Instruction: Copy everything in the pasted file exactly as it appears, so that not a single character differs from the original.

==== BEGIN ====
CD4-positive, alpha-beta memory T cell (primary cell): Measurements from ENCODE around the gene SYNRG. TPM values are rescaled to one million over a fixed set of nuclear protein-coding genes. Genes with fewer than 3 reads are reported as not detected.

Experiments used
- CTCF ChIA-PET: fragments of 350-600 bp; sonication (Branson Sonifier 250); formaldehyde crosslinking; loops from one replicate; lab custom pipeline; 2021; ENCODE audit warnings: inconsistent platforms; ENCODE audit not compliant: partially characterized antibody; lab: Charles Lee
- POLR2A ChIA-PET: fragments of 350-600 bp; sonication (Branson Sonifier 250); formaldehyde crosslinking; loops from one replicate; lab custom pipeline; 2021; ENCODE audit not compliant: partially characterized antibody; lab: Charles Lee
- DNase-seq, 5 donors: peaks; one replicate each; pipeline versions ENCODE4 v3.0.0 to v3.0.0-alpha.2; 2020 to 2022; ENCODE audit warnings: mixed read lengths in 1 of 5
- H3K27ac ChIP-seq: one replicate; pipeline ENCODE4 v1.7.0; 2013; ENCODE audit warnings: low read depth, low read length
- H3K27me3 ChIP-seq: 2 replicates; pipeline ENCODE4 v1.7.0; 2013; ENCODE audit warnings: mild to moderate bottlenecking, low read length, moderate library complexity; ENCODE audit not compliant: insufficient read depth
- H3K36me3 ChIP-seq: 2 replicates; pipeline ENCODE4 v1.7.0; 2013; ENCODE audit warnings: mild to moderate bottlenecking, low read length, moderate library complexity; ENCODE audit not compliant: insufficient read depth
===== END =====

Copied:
CD4-positive, alpha-beta memory T cell (primary cell): Measurements from ENCODE around the gene SYNRG. TPM values are rescaled to one million over a fixed set of nuclear protein-coding genes. Genes with fewer than 3 reads are reported as not detected.

Experiments used
- CTCF ChIA-PET: fragments of 350-600 bp; sonication (Branson Sonifier 250); formaldehyde crosslinking; loops from one replicate; lab custom pipeline; 2021; ENCODE audit warnings: inconsistent platforms; ENCODE audit not compliant: partially characterized antibody; lab: Charles Lee
- POLR2A ChIA-PET: fragments of 350-600 bp; sonication (Branson Sonifier 250); formaldehyde crosslinking; loops from one replicate; lab custom pipeline; 2021; ENCODE audit not compliant: partially characterized antibody; lab: Charles Lee
- DNase-seq, 5 donors: peaks; one replicate each; pipeline versions ENCODE4 v3.0.0 to v3.0.0-alpha.2; 2020 to 2022; ENCODE audit warnings: mixed read lengths in 1 of 5
- H3K27ac ChIP-seq: one replicate; pipeline ENCODE4 v1.7.0; 2013; ENCODE audit warnings: low read depth, low read length
- H3K27me3 ChIP-seq: 2 replicates; pipeline ENCODE4 v1.7.0; 2013; ENCODE audit warnings: mild to moderate bottlenecking, low read length, moderate library complexity; ENCODE audit not compliant: insufficient read depth
- H3K36me3 ChIP-seq: 2 replicates; pipeline ENCODE4 v1.7.0; 2013; ENCODE audit warnings: mild to moderate bottlenecking, low read length, moderate library complexity; ENCODE audit not compliant: insufficient read depth